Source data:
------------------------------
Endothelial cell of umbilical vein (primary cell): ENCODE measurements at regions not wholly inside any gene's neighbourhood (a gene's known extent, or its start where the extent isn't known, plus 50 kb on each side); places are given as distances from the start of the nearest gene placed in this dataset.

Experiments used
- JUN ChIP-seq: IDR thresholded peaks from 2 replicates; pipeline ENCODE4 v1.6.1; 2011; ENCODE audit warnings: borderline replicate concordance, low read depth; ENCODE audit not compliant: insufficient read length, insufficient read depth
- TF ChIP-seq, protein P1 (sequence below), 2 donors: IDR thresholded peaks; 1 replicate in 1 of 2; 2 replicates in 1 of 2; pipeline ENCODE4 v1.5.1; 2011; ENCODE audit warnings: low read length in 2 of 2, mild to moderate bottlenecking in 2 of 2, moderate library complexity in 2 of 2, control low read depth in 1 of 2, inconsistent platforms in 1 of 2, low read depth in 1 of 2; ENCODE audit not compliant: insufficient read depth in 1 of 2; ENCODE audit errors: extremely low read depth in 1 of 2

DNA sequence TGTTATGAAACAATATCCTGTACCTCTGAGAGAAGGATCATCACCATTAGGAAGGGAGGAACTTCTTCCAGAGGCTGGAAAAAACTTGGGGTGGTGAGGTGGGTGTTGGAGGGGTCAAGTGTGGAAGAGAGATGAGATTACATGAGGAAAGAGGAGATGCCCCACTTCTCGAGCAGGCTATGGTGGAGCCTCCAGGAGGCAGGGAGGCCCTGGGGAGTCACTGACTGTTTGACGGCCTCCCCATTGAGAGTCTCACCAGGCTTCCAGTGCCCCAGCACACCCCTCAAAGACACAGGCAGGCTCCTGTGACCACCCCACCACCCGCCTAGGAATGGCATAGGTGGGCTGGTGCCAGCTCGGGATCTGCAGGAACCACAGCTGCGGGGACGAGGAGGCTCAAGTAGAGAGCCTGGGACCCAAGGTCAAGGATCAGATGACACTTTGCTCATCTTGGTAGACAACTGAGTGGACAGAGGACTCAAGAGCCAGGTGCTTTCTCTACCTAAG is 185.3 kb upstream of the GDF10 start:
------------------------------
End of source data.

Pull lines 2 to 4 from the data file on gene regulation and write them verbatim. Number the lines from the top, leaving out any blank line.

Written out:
Experiments used
- JUN ChIP-seq: IDR thresholded peaks from 2 replicates; pipeline ENCODE4 v1.6.1; 2011; ENCODE audit warnings: borderline replicate concordance, low read depth; ENCODE audit not compliant: insufficient read length, insufficient read depth
- TF ChIP-seq, protein P1 (sequence below), 2 donors: IDR thresholded peaks; 1 replicate in 1 of 2; 2 replicates in 1 of 2; pipeline ENCODE4 v1.5.1; 2011; ENCODE audit warnings: low read length in 2 of 2, mild to moderate bottlenecking in 2 of 2, moderate library complexity in 2 of 2, control low read depth in 1 of 2, inconsistent platforms in 1 of 2, low read depth in 1 of 2; ENCODE audit not compliant: insufficient read depth in 1 of 2; ENCODE audit errors: extremely low read depth in 1 of 2